" If it were my counsel that were followed," said Donn son of Mil, "battle it would be." Nevertheless the sons of Mil went by the advice and judgment of Amergin from Liathdruim to Inber Scene, the place where they had left their ships, and passed over nine waves. "Let us trust to the powers," said the druids, " that they may never reach Ireland." Wiuth that the druids cast druidic winds after them, so great was the story; so that the storm took them westward in the ocean until they were weary. "A druid's wind is that," said Donn son of Mil. "It is indeed said Amergin, "unless it be higher than the mast; find out for us if it be so." Erannan the youngest son of Mil went up the mast, and said that it was not over them. With that he fell on the planks of the ship from the mast, so that they shattered his limbs.
"A shame to our men of learning is it," said Donn, "not to suppress the druidic wind."
"No shame it shall be," said Amergin, rising up; and he said:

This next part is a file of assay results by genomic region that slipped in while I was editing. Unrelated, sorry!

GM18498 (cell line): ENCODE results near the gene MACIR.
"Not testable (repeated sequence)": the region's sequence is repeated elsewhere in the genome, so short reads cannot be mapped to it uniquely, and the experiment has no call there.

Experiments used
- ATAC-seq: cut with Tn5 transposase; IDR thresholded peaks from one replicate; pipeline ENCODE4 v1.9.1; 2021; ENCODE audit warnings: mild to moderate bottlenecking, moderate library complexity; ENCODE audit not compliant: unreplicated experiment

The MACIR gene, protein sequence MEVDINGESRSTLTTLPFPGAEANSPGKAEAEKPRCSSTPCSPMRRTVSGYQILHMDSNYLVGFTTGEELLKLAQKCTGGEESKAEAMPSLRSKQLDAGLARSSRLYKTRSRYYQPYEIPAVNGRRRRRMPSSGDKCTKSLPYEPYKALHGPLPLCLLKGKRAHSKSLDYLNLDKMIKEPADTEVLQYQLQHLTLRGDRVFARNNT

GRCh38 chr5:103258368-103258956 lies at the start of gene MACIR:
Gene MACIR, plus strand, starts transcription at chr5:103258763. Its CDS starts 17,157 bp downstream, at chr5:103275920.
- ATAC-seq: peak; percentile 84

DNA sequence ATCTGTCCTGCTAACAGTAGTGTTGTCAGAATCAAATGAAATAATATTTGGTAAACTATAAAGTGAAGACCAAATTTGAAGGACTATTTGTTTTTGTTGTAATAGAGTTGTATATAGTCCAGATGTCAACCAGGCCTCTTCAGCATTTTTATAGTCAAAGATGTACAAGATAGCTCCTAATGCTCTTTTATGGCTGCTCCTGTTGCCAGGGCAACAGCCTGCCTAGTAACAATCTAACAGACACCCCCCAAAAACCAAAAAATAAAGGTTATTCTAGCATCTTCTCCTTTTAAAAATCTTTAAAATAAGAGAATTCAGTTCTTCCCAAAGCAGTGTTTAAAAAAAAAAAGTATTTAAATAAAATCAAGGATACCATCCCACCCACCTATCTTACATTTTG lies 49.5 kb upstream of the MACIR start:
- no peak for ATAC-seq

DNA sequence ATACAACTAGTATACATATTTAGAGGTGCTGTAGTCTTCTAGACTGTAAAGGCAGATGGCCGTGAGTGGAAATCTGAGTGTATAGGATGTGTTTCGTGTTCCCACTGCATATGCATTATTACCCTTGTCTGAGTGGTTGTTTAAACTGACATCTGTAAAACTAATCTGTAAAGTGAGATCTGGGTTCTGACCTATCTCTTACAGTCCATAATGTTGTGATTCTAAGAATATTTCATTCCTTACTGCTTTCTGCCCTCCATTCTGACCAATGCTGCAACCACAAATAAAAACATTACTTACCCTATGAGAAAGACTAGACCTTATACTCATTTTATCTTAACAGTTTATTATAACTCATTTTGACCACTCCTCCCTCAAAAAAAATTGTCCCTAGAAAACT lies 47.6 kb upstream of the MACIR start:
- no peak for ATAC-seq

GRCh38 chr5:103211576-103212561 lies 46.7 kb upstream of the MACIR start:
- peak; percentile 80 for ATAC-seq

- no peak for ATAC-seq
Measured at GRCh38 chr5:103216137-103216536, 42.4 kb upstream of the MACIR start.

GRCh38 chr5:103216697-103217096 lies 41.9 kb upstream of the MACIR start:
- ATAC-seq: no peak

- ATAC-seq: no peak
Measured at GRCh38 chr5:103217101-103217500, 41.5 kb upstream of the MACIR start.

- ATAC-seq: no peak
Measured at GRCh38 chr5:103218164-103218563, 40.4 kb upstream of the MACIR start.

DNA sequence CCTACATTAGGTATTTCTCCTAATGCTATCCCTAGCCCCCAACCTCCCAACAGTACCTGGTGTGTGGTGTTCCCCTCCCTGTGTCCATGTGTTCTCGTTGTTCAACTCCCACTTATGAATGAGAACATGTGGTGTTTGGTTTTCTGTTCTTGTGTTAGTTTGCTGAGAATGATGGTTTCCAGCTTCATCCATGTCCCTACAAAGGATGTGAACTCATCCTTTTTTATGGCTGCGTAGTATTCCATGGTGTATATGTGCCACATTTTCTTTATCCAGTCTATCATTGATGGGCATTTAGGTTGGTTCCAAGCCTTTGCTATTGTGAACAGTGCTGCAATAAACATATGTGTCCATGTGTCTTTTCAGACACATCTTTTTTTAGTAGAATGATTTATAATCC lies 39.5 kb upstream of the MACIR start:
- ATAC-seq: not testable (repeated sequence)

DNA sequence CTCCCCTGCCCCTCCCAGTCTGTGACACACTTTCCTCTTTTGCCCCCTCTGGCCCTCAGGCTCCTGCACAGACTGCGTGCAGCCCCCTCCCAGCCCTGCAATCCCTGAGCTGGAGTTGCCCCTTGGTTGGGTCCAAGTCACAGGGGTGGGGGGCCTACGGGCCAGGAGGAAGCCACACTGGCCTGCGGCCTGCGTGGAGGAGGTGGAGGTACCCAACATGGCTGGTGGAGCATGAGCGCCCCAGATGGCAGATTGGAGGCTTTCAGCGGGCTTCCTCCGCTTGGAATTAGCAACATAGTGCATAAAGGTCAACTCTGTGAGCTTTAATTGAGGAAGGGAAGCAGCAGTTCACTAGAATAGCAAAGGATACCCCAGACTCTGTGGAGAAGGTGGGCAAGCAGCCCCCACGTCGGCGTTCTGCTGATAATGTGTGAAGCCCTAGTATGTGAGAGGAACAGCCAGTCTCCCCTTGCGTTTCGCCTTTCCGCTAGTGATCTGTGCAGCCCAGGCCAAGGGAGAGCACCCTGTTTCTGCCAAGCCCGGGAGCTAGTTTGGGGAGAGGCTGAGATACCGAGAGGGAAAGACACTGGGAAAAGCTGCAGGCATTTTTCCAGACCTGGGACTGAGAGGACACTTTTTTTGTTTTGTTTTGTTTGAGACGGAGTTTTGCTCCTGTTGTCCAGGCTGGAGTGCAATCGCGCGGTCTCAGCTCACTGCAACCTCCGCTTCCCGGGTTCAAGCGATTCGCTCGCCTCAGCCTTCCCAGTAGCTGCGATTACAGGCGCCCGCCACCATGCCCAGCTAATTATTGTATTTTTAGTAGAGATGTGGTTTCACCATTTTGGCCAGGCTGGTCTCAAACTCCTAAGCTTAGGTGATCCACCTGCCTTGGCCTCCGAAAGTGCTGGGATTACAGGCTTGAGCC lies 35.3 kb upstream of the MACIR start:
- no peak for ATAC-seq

I invoke the land of Ireland.
Much-coursed be the fertile sea,
Fertile be the fruit-s trewn mountain,
Fruit-strewn be the showery wood,
Showery be the river of water-falls,
Of water-falls be the lake of deep pools,
Deep pooled be the hill-top well,
A well of the tribes be the assembly,
An assembly of the kings be Tara,
Tara be the hill of the tribes,
The tribes of the sons of Mil,
Of mil be the ships the barks,
Let the lofty bark be Ireland,
Lofty Ireland Darkly sung,
An incantation of great cunning;
The great cunning of the wives of Bres,
The wives of Bres of Buaigne;
The great lady Ireland,
Eremon hath conquered her,
Ir, Eber have invoked for her.